I thought I was signed for my voice and my grief was abject.
It was such a personal private struggle that I felt I monitored so many activities and choices for myself at that time. I didn’t feel free!
I felt betrayed by my body and started the long journey of trying different methods to "handle" my body. Why wasn’t I built a certain way, why didn't he love me for who I am, why do they "see" me instead of "hear" my efforts? It was a confusing time.
Now of course I see how much that time was wasted. And if it's only now that I see that it's my responsibility, by example, to focus on how to preserve one's self-respect and integrity, no matter what shape, size color you are and discipline our future generations towards self love.
Because, it's only you that can look after yourself in this way.
It's a personal and private endeavour.
I admire those who have the courage to stand up in the face of popular fashion (which will always be there and which is not the cause or cure for this dilemma), and be yourself. You are the author of your own footprint!
Lots of love
To check out more on Kate
please visit Kate
2008 Week Without Violence
YWCA of Adelaide marked Week Without Violence 2008 on Friday 24 October with a stall in Rundle Mall where a new YWCA resources, ‘Relationships Things’ booklet, was launched. The booklet is designed for teenagers and it explores a range of topics and issues regarding healthy relationship such as communication, equality, respect and consent as well as listing a range of support services for young people.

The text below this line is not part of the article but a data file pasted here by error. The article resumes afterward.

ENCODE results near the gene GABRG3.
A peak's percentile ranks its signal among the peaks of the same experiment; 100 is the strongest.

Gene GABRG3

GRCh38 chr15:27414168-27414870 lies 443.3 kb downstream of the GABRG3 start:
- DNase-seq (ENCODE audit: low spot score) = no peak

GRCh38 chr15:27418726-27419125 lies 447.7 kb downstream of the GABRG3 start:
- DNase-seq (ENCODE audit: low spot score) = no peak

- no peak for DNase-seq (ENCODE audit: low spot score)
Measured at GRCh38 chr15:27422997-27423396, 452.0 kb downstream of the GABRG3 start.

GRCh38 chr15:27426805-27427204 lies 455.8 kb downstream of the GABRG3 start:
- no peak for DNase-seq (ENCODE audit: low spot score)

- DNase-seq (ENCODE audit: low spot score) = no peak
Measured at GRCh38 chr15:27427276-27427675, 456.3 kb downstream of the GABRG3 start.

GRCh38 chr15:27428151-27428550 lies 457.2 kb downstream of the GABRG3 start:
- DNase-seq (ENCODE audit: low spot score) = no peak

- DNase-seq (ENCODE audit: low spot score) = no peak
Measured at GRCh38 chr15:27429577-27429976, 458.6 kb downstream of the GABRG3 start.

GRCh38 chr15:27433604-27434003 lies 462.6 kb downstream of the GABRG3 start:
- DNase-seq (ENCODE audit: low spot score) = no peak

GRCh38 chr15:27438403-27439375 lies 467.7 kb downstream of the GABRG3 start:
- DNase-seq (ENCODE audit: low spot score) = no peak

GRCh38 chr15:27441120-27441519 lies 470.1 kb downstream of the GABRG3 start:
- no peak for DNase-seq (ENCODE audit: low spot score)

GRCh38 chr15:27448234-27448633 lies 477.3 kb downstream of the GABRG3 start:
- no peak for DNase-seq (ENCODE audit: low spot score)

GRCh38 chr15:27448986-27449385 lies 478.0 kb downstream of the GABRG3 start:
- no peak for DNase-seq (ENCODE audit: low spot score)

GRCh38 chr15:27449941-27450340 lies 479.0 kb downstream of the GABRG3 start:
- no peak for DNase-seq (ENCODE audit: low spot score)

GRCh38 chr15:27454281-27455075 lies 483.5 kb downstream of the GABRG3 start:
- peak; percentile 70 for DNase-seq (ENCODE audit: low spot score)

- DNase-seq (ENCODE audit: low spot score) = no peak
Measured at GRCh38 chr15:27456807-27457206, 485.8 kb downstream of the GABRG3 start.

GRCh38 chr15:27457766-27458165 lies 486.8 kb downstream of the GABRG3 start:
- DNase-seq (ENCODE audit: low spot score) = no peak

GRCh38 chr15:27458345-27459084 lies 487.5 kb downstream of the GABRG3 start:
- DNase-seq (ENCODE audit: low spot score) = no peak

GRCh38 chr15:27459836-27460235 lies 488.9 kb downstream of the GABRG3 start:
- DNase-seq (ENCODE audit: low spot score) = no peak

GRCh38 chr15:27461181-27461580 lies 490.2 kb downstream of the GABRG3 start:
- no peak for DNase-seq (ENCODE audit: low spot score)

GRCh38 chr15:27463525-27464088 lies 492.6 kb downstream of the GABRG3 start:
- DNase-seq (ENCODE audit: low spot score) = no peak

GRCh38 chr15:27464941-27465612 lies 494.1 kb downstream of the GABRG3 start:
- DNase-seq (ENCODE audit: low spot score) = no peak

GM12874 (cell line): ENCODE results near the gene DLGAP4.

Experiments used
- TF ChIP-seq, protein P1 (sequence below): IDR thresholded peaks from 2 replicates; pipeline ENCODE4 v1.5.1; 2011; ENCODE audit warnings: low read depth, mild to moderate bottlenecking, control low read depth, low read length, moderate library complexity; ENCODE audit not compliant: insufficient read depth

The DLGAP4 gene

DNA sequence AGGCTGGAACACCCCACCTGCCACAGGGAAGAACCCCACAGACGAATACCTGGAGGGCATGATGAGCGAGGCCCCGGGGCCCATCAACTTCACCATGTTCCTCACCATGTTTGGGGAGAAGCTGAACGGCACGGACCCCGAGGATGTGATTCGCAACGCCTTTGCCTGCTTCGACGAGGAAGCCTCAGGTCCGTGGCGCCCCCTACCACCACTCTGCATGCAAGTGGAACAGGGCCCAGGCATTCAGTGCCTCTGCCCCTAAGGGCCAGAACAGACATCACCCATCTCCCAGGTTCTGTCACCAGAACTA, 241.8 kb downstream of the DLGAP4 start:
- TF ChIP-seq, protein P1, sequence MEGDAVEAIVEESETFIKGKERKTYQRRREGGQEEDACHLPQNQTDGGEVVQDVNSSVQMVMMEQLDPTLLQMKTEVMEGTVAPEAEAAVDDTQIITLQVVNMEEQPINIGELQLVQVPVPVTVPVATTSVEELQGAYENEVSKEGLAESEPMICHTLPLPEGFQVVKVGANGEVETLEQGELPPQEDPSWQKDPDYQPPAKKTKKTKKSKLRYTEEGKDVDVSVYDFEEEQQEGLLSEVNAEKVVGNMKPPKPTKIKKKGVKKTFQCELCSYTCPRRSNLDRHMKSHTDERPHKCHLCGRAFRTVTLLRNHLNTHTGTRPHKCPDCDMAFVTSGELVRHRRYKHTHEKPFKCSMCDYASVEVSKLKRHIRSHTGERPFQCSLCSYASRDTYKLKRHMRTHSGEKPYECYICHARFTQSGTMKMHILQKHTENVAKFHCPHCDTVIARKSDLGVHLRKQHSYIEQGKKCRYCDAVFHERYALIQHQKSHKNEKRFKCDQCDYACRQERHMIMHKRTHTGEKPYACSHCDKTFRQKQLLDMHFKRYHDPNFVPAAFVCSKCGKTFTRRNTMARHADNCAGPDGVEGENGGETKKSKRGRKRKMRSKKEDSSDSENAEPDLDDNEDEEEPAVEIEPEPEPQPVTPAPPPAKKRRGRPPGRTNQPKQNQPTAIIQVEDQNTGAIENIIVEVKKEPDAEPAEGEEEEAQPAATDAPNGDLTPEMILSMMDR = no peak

Local artist, Jo Kerlogue, was a major draw card as she created live art at the stall, interpreting people’s comments about ‘what makes a healthy relationship?’ and incorporating these into the art piece.
The most popular responses from the 200 visitors to the stall were communication, honesty and trust, with other ideas about healthy relationships including fairness, equality, friendship, time, patience and fun.
Week Without Violence is an international YWCA event held every October to raise awareness about violence against women and girls with the aim to reduce violence.
This week: one in six children will be bullied at school, 12 women or girls will be raped in South Australia, and more than one woman will be killed as a result of domestic violence.
For more information or to receive a copy of the booklet please contact YWCA of Adelaide on 8203 9400.
Shooting from the HipFlask
To highlight the dangers of binge drinking the YWCA of Adelaide ran a film clip competition aiming to get young people thinking about binge drinking. There was a great response with nine entrants of which five featured women. Film clips were put on myspace.com where people could cast their vote for their favourite. The winning film will be used in the YWCA’s viral campaign aimed at raising awareness of the dangers of binge drinking in 2009.
On 18 November 2008 the winner of the YWCA’s ‘Shooting from the Hipflask’ film competition was announced at an exclusive screening of all the entries at Nexus Cabaret Space, North Terrace, Adelaide.
Film maker Murali K Thalluri presented a $2500 cheque to 20-year old Oliver Del Vecchio, for his winning film ‘What are you really drinking?’. Murali also presented a $1500 cheque to Alice Burke and her group, whose film ‘Low Battery’ won the ‘People’s Choice’ prize. This entry received the most votes from the public in an on online poll which ran last week on myspace.
To view the winning clip and people’s choice please go to www.myspace.com/shootingfromthehipflask
Winner - "What are you really drinking?"
People's Choice - "Low Battery"